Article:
They”re running out of places inside new cars to put more air bags – so now they’re looking at putting them outside the car (news story here).
These bags would deploy externally – to cushion the metal-to-metal impact between cars, thereby – so it’s thought – lessening the impact forces ultimately transmitted into the passenger cabin.
Where the inside-the-car air bags would deploy.
Automotive supplier ZF TRW just showcased a prototype system. Another supplier, Autoliv, is working on a bag for inside the door panels, the A pillars and front frame rails. (Autoliv developed the pedestrian-protection air bags now necessary to meet European mandates; the new Volvo V40 has ’em and soon other Volvos will, too.)
Let’s add it all up – because maybe someone ought to.
Most new cars already have at least six air bags on the inside: two up front for the driver and front seat passenger, a pair of side impact bags for them – and another two for the backseat occupants.
Knee air bags are becoming fairly common – making seven.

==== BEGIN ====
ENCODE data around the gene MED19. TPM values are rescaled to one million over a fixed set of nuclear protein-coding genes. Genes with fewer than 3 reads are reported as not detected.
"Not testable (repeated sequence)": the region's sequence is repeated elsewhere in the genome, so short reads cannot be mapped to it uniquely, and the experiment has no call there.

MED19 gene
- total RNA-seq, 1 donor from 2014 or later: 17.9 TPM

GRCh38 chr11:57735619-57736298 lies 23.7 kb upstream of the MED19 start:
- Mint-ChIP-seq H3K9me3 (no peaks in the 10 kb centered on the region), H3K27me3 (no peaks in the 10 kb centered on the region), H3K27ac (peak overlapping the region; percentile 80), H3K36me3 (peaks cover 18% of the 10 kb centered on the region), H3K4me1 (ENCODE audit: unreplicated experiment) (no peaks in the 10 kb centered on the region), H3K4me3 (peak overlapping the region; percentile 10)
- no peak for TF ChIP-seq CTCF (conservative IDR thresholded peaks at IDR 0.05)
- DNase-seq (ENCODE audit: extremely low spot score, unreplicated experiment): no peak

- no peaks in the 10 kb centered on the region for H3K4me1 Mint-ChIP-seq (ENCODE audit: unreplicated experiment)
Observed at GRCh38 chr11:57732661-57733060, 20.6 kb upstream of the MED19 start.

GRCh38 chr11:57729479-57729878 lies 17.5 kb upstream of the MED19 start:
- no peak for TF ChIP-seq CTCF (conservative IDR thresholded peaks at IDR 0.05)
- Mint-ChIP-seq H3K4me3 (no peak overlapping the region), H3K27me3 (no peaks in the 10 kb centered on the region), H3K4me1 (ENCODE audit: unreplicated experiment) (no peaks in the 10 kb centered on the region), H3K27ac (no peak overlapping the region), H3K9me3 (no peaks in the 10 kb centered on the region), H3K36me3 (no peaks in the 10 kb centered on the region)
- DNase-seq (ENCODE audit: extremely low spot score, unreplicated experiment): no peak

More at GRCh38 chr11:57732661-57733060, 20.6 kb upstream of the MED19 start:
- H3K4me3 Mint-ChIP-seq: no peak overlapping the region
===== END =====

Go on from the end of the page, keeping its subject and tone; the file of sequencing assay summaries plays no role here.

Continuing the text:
Curtain air bags, too. That’s eight or nine.
You can see how they’re running out of real estate.
Now, a cynic might observe that pushing for outside-the-car air bags will open up more real estate. More sales. More profit. Up front – and down the road. Not that there’s anything wrong with that.
Unless we’re not given a choice about that.
Which we probably won’t be.
Expect the outside-the-car bags to be mandated.
If not directly, then indirectly – via new federal crash test standards that will be hard to comply with unless the car has outside-the-car air bags.
Probably four of them, at least (for the first and second row, on either side of the car). That brings the total (inside and out) to at least ten air bags for a car that has six inside. A dozen (or more) if the car has curtain/knee bags inside.
It is likely that, on top of that, outside air bags will be needed (mandated) for the front and back of the car as well. Maybe on the roof, too?
So, twelve-fifteen bags, conceivably.
It could be more.
All of which would be ok, if it’s market-driven.
But – probably – it will be government-driven. With crony capitalist car companies working hand-in-hand with the government, each wetting their beak.